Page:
I get the feeling that you were trying to do something here but either you got turned around while you wrote your story or the point of your story is hidden deeper than a rock monster’s creepy underground cavern altar. I guess you can make a case for how you caught a feeling of the abstract concept of how we only ever see one side of a person, but next time I think you should write a story instead.


LATECOMERS imagine every crit ends with SUBMIT ON TIME

Flying with the Turkeys – Hawklad
I think my main criticism is that his early onset of paranoia comes a bit out of nowhere and doesn’t fit his attitude at all and then I immediately expect that “okay this guy is going to become super crazy over the next few scenes and that’s it” and well whaddayaknow


My Old Friend Needs A Hand – widespread
Full disclosure I only breezed through this but what’s there is for the most part so infuriatingly vague and random and not at all sounding like a letter that I’m okay with the loss, especially after my co-judges started sucking each other off about how great this week was to a point where I feared nobody would lose and instead everyone would receive a participation badge as new avatar. Please don’t end stories with your protagonist shooting themselves, it’s so trite I can’t even think of a metaphor for how trite it is and that’s basically the only reason I’m judging ever so that’s pretty hosed up.


Protect the Future – BeefSupreme
This is not an epistolary, and the letter itself is filled with jerkoff scifi jargon when you should actually use those words to paint me a picture of the atrocities committed – you know, the poo poo that actually matters. The frame story is just “guy reads letter” until it turns out that he’s working for the recruitment bureau? I think? I don’t know. But it doesn’t matter because that’s where the story cuts out. Lol.


Time Just Got Away from Me – The Cut of Your Jib
dude you were like a day late gently caress off im not reading this I’VE DONE MY TIME I’M NOT GOING BACK

Entenzahn fucked around with this message at 01:40 on Jan 10, 2017

Entenzahn
Nov 15, 2012

What will you say when
your child asks:
why did you fail Thunderdome?


I thought it was a soft limit

Entenzahn
Nov 15, 2012

What will you say when
your child asks:
why did you fail Thunderdome?


rhino finish your loving noir crits or BRAWL ME YOU SON OF A BITCH I SWEAR TO GOD I WILL HUNT YOU TO THE ENDS OF THE EARTH FOR THESE CRITS AND THEN I WILL END YOU TOO

THREE ROUNDS

Entenzahn
Nov 15, 2012

What will you say when
your child asks:
why did you fail Thunderdome?


:fuckoff: ALSO IM IN :toxx:

Entenzahn
Nov 15, 2012

What will you say when
your child asks:
why did you fail Thunderdome?


The Saddest Rhino posted:

what if............... i don't!

you're asking me as if I could give you any advice about never writing crits or stories in thunderdome

Entenzahn
Nov 15, 2012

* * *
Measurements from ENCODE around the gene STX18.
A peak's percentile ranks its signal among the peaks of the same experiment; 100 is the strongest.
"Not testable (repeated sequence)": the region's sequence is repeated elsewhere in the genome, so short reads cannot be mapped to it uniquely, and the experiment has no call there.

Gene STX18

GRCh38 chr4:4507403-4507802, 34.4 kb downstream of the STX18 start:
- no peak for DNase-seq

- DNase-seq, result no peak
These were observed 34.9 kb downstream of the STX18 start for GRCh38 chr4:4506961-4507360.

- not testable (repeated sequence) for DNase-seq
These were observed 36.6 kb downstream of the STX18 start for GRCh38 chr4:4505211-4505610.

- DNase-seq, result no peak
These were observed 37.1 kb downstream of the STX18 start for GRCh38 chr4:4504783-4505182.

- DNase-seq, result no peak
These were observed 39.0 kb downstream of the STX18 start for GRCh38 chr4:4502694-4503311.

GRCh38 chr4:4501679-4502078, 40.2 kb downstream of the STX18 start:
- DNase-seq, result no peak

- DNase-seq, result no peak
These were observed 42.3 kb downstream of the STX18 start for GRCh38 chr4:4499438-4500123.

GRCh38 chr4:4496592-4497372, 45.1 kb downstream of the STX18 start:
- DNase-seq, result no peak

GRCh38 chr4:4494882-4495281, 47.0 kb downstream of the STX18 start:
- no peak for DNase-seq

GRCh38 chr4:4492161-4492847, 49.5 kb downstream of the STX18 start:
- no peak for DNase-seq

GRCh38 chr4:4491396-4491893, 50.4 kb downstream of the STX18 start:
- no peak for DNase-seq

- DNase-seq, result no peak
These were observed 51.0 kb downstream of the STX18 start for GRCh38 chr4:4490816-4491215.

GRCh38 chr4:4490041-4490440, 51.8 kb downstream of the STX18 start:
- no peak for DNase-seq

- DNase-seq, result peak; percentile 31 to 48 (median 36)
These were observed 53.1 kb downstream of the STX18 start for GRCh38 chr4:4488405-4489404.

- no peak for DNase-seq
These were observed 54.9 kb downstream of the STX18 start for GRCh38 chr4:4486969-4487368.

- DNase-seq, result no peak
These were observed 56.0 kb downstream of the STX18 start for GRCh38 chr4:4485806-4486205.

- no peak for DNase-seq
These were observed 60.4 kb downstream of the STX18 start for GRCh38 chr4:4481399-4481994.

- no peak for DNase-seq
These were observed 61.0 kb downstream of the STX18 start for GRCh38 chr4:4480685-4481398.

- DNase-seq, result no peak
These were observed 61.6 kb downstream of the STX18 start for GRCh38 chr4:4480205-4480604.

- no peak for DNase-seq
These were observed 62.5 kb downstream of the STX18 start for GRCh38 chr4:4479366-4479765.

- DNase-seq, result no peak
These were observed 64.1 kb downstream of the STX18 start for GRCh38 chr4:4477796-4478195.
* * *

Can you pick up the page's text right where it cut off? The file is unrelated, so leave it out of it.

What will you say when
your child asks:
why did you fail Thunderdome?


:toxx:

Entenzahn
Nov 15, 2012

What will you say when
your child asks:
why did you fail Thunderdome?


brawl

:11: The End of All Flesh

There was the Brother in ragged clothes, and his wrists were red from the iron that bound him, and he was a sorry, broken excuse of a man, branded with the five dots of the blasphemer, and he knelt on the cold stone as he recited the Ten Prayers of the Eternal, and his lips were silent and dry. And there below him was darkness, and there were eyes and ears and teeth, and there was a murmur rippling through all of it, and it echoed off all ways to infinity. And there next to him was the Sister in her red robe, and she would see the Brother to his end, for our blood is our duty, and she would strip the sin off his flesh, and she would lay bare the soul so that it should be judged, for there was order in all things. And there she felt nothing, nothing, but love.

For the Brother had lost his way, and his fear was a cold hand around her throat, and she would end his misery lest he lose himself in sin. For we are all to join the Void one day, or despair. And there is a great cruelty in defying this will of the Void, as is told in the First Prayer of the Eternal, the End of All Things.

And see, for in her heart there burned an Endless Flame, and the Sister took it in her hands, and it tore through the twilight like the sun setting on the last of days. And the brother saw the light, and he fell unto his sister, and begged to be spared salvation, for he did not believe.

And there the Sister stayed her hand, for despite all she knew, here was the agony of the Endless Flame, and there was the agony of eternal damnation. And there was the knowledge that her Brother would be lost, but there was the knowledge that she could not bring herself to pain her own flesh and blood, and then her thoughts were but drops of water on a burning stone, and there they evaporated and wound themselves through the Void in wafts of what-once-was.

And there the Brother saw the light fade from her eyes. And there he realized that he had found pity, and damned her to sin. And with all his strength he tore the Endless Flame from her hands, and he plunged it into him, and there was a great hush as the Brother’s sinful flesh was rent from his bones, and his screams followed him into the Void. And there was what remained of his shell, and his sister’s, and the twilight settled on their dying flame.

And as such, it was decreed:
That the Brother shall never again judge the Sister,
That the Sister shall never again judge the Brother,